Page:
Differences Between Transfer Pricing and Financial Reporting Valuations

June 2022

BY

Anil SomaniSenior Manager, Transfer Pricing

Sean TurnerSenior Manager, Transfer Pricing

Joe WoodManaging Director, Transfer Pricing

The following article, Differences between transfer pricing and financial reporting valuations, originally appeared in the May 2022 issue of The Tax Adviser.
 

FOREIGN INCOME & TAXPAYERS

 
Companies today navigate an increasingly complex global tax system, with governments vying to claim a greater share of the global tax revenue pie. According to BDO USA LLP’s 2021 Tax Outlook Survey (April 2021), over 70% of tax executives say their companies’ total tax liability has increased and is expected to continue to do so in the next 12 months. Further, the 2020 Global MNC Tax Complexity Survey (June 2021), which surveys 635 tax consultants from 110 countries around the world, shows that transfer pricing is considered the most complex tax issue facing multinational companies today.
 
Valuations of intangibles for tax purposes are among the most heavily scrutinized transactions that multinationals engage in. If performed improperly, these valuations can lead to significant income tax adjustments (and penalties), which could, in turn, jeopardize any perceived tax savings associated with an intangible transfer and valuation.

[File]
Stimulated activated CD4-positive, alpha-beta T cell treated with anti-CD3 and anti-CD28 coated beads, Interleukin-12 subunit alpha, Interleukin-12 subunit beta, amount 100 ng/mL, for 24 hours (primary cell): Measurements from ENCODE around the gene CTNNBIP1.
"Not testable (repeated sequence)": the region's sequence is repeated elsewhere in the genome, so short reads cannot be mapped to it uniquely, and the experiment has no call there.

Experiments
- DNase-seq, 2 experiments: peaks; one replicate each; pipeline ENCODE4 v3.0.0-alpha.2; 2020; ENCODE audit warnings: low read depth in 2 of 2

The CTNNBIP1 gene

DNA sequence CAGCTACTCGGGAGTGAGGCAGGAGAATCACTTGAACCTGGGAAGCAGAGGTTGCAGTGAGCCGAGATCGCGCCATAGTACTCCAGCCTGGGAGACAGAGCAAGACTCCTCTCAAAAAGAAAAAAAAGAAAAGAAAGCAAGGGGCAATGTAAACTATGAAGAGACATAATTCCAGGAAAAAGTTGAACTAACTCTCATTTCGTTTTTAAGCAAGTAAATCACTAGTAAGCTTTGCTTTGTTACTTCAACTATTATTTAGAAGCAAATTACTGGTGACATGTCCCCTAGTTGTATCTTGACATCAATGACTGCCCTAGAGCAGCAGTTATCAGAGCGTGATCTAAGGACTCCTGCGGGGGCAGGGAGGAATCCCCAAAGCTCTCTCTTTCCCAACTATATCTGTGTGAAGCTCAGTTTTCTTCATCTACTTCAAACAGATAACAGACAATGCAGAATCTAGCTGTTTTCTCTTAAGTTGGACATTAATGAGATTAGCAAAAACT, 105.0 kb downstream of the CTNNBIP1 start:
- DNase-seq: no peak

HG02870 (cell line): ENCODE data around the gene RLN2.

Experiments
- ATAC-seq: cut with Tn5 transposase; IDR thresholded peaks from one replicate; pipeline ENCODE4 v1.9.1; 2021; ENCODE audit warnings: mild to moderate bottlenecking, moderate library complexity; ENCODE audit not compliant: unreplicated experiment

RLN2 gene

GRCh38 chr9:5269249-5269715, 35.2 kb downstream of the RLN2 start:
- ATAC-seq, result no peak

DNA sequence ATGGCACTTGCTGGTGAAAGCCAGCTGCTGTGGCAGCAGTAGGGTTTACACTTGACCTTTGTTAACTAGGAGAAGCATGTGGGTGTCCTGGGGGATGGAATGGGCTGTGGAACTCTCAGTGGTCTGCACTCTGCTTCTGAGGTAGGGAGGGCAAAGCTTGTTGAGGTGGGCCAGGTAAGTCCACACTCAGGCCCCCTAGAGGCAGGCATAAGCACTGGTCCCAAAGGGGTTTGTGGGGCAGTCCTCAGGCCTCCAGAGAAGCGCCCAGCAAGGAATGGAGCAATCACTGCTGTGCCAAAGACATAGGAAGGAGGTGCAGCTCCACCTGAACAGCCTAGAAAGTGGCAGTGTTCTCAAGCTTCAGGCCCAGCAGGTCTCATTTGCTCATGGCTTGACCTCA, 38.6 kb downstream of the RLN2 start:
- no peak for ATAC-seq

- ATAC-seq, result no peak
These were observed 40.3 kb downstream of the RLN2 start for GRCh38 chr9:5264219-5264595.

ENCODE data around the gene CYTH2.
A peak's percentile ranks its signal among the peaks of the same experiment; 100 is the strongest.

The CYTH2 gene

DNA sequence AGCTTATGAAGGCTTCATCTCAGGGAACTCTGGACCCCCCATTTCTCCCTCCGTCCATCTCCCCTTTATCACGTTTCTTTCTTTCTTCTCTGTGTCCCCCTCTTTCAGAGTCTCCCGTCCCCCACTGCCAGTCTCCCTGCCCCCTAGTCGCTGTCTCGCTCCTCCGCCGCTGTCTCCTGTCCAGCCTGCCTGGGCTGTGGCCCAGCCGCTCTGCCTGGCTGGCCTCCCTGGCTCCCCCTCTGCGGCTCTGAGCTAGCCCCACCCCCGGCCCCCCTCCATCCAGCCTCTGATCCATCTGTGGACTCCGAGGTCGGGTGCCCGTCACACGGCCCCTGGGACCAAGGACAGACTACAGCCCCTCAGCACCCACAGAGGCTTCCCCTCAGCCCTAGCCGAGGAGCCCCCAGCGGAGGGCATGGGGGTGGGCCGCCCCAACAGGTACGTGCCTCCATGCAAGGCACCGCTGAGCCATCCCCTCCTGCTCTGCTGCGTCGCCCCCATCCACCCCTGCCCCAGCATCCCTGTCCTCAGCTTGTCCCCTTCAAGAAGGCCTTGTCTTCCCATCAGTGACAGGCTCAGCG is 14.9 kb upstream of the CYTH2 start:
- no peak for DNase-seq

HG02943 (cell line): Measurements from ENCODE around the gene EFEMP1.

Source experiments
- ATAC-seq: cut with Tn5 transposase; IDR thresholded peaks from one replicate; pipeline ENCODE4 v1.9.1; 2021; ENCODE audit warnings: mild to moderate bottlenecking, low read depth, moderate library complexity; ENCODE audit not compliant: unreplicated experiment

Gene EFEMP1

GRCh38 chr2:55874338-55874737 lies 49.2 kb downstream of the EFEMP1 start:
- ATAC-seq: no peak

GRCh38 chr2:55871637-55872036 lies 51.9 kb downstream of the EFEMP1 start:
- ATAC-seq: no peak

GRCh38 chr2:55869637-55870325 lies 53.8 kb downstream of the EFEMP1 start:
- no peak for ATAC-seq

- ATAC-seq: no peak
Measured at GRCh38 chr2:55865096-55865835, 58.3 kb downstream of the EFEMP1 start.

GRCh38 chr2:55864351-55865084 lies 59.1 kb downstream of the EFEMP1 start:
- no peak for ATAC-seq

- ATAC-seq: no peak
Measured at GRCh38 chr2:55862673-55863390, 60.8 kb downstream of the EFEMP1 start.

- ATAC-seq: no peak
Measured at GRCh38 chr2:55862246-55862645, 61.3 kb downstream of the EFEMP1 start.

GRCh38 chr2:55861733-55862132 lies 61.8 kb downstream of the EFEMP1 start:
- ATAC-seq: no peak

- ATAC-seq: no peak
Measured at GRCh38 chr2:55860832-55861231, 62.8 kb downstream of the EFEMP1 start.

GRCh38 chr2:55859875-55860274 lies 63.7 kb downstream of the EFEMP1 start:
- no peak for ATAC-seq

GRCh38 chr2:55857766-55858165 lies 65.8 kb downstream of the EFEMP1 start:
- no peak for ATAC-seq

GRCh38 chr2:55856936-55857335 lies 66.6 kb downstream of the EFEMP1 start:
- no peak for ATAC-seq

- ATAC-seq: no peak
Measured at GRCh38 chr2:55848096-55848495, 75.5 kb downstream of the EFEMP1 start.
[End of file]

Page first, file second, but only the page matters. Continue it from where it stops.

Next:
The transfer of intangibles between related parties is often connected to a broader business restructuring or business “event.” Through its life cycle, a company may frequently enter into a transaction that qualifies as a business combination, which is an acquisition of a business or asset(s) that are capable of being conducted or managed as a business. When this occurs, the acquirer is required to prepare a purchase price allocation (PPA) for financial statement reporting purposes that allocates the purchase price of the acquired company to various assets (including identified intangibles and goodwill) and liabilities for financial reporting purposes. Subsequent to a business event, the acquirer may then undergo certain business restructurings, such as a legal entity rationalization exercise, to integrate and simplify its overall tax structure.